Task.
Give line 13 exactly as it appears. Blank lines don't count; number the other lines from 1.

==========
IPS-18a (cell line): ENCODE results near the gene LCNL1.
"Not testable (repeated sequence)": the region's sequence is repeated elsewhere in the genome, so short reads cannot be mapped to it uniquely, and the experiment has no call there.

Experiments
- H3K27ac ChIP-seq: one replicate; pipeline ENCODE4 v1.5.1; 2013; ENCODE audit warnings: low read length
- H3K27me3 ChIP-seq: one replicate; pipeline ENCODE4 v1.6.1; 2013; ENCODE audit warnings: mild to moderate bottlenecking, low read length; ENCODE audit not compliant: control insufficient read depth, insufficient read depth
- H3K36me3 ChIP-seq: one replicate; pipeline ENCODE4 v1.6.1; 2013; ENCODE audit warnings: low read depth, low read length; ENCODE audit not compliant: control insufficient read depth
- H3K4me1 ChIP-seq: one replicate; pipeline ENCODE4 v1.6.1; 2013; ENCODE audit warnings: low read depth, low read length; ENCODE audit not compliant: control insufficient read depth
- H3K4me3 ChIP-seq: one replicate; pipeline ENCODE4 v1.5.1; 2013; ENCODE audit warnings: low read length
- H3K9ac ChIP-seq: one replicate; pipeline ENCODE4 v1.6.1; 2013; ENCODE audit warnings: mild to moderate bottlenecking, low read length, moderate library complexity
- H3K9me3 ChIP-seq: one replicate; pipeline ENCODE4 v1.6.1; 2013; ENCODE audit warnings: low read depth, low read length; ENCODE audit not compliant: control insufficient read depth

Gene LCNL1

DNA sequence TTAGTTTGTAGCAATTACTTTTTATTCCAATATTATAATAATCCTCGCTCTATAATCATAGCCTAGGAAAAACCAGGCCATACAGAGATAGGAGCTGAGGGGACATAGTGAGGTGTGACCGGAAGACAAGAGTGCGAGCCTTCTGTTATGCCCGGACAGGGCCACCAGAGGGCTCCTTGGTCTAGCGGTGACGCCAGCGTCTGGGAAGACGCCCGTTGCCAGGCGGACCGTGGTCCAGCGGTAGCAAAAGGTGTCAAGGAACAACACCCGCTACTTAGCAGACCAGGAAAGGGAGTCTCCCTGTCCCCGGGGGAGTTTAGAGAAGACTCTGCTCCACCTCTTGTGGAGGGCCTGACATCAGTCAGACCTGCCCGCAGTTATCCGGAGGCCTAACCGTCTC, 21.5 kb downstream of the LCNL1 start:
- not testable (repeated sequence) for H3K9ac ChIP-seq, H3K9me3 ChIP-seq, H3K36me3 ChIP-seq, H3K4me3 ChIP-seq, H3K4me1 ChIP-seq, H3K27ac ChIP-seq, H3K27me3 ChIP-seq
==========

- not testable (repeated sequence) for H3K9ac ChIP-seq, H3K9me3 ChIP-seq, H3K36me3 ChIP-seq, H3K4me3 ChIP-seq, H3K4me1 ChIP-seq, H3K27ac ChIP-seq, H3K27me3 ChIP-seq